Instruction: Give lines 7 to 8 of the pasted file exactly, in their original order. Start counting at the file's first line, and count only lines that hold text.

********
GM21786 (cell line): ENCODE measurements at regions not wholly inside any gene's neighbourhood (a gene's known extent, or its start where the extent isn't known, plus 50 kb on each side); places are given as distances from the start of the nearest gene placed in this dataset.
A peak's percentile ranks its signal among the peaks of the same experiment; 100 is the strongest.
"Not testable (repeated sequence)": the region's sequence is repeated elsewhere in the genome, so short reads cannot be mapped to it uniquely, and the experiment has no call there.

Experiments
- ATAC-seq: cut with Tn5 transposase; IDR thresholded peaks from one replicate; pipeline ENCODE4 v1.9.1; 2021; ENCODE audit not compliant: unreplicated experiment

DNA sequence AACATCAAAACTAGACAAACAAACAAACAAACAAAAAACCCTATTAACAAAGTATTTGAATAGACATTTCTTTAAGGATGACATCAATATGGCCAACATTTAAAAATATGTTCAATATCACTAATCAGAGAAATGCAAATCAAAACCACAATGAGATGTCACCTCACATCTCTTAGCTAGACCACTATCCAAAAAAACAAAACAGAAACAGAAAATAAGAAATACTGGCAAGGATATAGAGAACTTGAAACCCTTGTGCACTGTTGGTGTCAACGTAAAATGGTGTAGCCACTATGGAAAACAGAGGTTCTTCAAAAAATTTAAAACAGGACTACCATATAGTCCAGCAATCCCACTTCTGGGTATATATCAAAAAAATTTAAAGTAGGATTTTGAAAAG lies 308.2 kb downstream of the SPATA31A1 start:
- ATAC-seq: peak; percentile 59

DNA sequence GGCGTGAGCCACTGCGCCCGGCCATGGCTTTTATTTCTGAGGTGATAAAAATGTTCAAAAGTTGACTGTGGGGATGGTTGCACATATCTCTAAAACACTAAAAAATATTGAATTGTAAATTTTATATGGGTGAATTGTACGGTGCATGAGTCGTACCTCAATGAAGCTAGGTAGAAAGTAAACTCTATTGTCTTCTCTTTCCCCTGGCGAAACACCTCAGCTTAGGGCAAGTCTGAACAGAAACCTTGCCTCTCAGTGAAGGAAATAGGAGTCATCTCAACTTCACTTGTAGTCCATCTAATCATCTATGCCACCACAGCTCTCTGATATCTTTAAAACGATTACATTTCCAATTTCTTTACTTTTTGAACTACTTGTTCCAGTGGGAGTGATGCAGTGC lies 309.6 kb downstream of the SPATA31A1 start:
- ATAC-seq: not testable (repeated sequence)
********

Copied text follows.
- ATAC-seq: peak; percentile 59

DNA sequence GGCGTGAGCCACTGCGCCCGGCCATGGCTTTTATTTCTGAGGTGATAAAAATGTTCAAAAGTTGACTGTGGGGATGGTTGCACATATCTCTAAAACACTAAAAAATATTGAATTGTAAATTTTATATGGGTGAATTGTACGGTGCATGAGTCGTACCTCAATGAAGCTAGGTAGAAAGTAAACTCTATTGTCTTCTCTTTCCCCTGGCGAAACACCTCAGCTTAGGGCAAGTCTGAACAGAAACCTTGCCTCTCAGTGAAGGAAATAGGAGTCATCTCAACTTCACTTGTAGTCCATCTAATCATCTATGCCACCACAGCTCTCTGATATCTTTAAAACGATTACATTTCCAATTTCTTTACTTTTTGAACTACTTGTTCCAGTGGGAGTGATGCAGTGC lies 309.6 kb downstream of the SPATA31A1 start: